Although some believe that pawpaws are only ripe when they turn brown or black, both Crabtree and Sillers emphasize that ripe fruit should be green or sometimes slightly yellow. Those that are unripe will not ripen off the vine, but slightly ripe fruit or even clusters can be picked and will ripen. Sillers stores her pawpaws in a shed right next to her orchard that she has converted into a cooler with insulation and a CoolBot system, giving her a few extra weeks to get the fruit from field to market.
Sillers doesn’t spray her trees, although some of them bear the marks of the Phyllosticta fungal disease on their leaves and fruit. Kentucky State is trialing sulfur and copper to manage this, but it’s primarily a cosmetic problem. Deer and other animals will occasionally nibble on young shoots, although full-grown trees — and even fruits — don’t seem to attract much attention from animals.
Powell says he has problems with raccoons, but the biggest issue is needing to prune trees that have been damaged by the critters. The only cultural problem at the K-State orchard worth mentioning was cracking caused by the winter sun on the southwest side of the trunks from expanding and contracting in the winter months. In order to prevent this, they painted the bottom of the trunks with a 50/50 solution of white latex paint and water. Organic growers have several options for similar whitewash treatments but should check with their certifier to see what’s acceptable.
Zebra swallowtail caterpillars — which do indeed look like zebras — will feed on the leaves, although this can hardly be described as a problem. Crabtree says that they simply remove the caterpillars from small trees when they see them and place them on bigger ones that can more easily withstand damage.
Right now, prices at a local upscale produce market in Detroit are $8 per pound for pawpaws. Another market in Louisville sells them for $4.49 per pound. Powell says he gets $6 a pound for the ones he sells out of his house. There is an expanding demand for pawpaws and pawpaw products; restaurants and farmers’ markets haven’t been fully exploited as outlets for sales.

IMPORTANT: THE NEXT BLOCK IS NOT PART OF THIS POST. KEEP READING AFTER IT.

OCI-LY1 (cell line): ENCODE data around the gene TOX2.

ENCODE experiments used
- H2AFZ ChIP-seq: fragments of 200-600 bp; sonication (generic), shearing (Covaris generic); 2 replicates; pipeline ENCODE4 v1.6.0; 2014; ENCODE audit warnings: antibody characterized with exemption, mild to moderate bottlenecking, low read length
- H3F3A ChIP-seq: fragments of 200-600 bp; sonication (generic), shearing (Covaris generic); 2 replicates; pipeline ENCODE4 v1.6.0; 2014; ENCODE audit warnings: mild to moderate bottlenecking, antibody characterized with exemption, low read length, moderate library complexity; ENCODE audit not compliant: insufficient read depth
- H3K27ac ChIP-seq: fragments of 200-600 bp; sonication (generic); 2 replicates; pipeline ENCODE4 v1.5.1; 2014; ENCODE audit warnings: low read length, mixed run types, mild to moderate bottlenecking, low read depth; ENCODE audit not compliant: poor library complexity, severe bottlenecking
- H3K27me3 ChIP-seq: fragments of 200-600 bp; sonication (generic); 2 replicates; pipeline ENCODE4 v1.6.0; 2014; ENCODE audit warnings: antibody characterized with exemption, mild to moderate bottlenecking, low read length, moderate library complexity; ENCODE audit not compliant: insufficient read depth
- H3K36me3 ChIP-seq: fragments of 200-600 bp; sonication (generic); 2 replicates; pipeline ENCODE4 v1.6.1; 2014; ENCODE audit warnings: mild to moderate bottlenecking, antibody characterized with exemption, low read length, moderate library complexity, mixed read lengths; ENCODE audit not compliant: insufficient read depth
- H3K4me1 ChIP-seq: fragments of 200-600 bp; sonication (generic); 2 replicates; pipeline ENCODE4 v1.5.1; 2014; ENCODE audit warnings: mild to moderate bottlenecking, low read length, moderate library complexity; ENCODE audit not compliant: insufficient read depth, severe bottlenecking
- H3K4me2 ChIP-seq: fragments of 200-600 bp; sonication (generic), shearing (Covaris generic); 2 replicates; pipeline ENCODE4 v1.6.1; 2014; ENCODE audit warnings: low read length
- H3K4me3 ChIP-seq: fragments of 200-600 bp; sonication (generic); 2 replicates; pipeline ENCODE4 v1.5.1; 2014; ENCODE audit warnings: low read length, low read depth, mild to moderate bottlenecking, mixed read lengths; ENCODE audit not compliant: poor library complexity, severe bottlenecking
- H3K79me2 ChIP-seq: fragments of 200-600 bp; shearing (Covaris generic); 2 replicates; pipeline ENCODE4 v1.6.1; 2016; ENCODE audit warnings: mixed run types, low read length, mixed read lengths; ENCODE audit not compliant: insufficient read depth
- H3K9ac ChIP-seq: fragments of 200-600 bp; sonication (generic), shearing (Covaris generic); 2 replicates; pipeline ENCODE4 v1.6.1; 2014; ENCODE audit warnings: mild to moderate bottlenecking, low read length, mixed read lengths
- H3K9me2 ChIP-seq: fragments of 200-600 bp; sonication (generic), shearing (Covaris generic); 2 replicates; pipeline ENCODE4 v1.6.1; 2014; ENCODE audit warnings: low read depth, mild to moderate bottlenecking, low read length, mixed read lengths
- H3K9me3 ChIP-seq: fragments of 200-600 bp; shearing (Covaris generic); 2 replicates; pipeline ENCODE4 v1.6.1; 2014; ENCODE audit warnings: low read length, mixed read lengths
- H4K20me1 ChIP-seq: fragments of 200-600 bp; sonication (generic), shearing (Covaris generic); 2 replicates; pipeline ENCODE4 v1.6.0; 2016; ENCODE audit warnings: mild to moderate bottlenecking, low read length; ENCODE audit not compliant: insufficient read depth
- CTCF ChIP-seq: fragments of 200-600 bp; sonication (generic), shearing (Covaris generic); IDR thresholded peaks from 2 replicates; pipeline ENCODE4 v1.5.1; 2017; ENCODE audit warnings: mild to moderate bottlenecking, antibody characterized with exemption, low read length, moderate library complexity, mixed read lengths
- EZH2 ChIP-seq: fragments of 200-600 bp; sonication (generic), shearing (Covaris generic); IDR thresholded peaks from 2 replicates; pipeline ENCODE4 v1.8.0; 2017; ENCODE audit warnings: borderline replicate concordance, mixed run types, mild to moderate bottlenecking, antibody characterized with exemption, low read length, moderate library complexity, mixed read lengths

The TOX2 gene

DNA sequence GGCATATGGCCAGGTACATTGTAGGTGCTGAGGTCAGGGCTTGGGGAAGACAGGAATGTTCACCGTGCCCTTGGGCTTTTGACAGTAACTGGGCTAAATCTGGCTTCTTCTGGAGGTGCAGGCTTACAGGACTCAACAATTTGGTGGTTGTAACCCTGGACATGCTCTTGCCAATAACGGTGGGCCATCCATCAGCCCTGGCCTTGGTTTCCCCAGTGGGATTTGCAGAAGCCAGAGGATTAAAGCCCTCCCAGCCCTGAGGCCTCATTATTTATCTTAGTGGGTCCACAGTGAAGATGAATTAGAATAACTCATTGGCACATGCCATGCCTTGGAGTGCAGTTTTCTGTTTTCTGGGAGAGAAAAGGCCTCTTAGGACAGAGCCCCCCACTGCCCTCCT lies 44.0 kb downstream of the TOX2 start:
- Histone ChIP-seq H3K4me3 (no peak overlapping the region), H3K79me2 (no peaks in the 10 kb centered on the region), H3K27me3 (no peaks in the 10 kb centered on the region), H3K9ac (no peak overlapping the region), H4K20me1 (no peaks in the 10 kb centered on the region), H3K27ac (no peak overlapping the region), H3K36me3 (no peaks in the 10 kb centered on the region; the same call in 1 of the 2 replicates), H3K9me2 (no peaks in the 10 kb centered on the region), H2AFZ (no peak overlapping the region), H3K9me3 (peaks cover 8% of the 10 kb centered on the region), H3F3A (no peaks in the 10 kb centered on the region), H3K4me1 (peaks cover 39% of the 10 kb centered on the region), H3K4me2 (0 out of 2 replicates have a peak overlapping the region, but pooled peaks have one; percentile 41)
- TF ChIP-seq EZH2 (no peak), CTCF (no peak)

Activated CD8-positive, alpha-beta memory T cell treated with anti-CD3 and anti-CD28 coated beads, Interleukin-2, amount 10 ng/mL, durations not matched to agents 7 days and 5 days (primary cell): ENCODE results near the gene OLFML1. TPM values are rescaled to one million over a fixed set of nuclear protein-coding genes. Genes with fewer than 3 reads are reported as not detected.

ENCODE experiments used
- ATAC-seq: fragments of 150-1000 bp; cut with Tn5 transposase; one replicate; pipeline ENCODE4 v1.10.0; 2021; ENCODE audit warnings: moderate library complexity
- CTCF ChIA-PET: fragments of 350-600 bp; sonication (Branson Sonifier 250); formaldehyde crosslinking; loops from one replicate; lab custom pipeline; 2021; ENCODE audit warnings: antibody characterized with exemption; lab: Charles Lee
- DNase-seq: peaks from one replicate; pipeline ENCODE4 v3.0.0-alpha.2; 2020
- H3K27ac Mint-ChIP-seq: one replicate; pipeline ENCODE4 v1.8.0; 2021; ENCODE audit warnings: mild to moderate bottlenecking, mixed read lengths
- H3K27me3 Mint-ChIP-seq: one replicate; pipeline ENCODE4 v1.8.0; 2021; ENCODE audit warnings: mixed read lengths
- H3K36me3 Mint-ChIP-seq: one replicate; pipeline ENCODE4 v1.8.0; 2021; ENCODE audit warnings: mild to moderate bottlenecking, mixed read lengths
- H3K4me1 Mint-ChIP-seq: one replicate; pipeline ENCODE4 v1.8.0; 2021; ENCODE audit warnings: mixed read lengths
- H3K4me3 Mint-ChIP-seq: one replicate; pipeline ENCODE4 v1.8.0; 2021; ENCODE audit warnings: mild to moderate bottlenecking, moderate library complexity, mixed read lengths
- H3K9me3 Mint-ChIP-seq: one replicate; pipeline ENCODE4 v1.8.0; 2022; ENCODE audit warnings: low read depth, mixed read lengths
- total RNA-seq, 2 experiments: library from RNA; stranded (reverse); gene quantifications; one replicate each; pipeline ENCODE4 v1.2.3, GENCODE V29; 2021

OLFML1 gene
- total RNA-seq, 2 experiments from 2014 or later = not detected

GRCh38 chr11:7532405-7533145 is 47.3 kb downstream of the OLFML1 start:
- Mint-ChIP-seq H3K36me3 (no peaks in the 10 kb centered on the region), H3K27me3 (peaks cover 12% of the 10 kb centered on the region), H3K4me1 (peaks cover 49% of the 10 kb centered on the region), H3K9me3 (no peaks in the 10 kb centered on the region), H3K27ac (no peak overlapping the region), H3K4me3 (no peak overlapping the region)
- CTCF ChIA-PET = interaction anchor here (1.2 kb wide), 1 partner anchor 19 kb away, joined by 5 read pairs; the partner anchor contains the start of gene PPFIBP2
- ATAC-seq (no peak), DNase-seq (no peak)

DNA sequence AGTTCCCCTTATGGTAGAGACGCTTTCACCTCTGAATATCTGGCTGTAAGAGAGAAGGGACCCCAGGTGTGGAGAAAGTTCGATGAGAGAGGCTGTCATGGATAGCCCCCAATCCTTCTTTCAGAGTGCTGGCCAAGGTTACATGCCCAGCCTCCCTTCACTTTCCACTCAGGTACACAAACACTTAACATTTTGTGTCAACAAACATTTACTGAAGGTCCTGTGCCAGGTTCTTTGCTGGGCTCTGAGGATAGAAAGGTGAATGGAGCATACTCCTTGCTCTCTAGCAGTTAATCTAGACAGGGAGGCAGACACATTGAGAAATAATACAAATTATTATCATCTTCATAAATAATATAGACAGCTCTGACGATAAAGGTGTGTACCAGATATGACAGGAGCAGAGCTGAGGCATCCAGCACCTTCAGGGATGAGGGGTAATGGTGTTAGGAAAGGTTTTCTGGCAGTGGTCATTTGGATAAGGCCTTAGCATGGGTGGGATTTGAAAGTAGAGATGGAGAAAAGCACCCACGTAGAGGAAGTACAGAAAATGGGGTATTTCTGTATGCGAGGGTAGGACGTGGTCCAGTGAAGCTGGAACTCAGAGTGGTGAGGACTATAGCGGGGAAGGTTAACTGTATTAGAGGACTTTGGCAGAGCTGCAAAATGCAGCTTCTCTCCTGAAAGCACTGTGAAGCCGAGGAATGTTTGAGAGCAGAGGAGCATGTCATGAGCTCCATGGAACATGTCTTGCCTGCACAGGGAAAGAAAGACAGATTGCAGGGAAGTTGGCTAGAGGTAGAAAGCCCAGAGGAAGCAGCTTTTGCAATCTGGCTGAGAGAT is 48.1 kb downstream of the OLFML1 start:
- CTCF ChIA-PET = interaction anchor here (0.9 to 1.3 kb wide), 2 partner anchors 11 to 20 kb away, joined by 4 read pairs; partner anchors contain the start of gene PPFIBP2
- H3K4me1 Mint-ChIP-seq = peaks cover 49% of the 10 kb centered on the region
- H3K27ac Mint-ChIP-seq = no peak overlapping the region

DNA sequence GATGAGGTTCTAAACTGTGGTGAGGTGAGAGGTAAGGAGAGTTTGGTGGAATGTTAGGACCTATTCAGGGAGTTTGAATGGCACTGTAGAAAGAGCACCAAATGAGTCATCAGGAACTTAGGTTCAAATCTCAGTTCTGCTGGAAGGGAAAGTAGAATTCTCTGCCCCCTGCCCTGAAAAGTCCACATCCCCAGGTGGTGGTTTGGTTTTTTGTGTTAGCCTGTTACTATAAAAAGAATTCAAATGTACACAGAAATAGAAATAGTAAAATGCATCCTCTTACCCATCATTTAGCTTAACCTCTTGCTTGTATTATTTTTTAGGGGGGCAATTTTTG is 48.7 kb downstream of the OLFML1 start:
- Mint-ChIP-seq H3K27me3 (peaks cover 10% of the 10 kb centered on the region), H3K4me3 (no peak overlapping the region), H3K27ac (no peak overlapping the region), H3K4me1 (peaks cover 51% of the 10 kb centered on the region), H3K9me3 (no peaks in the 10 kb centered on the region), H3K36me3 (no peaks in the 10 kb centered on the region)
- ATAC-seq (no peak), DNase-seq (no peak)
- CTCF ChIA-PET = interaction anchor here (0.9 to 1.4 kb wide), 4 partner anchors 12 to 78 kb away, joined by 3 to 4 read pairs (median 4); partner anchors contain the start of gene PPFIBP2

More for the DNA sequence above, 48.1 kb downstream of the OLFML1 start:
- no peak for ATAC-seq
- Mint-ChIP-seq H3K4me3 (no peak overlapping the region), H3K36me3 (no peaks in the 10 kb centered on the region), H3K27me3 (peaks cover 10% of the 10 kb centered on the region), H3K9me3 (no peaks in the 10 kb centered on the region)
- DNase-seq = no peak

For those looking to add perennials that demand a good price and have a varied market, without requiring much in the way of pest control, it seems like pawpaw could be a pretty good bet. There are also potential medicinal benefits from the fruit and other parts of the plant, including the presence of anti-cancer compounds known as Annonaceous acetogenins, that have opened up markets for the fruit and trees abroad, notably in Korea.
Here in the eastern United States, the pawpaw’s biggest selling point might be its connection to our native ecologies and local foodways. As Sillers says, “It’s a meaningful fruit for people from this area.” It’s hard to quantify or put a price on that, but it could go a long way toward establishing pawpaws as a part of the local food scene.
Resource: ATTRA Guide: “Pawpaw-A Tropical Fruit for Temperate Climates.”
By Brian Allnutt. This article appeared in the February 2019 issue of Acres U.S.A. magazine.
Acres U.S.A. magazine is the national journal of sustainable agriculture, standing virtually alone with a real track record — over 45 years of continuous publication. Each issue is packed full of information eco-consultants regularly charge top dollar for. You’ll be kept up-to-date on all of the news that affects agriculture — regulations, discoveries, research updates, organic certification issues, and more.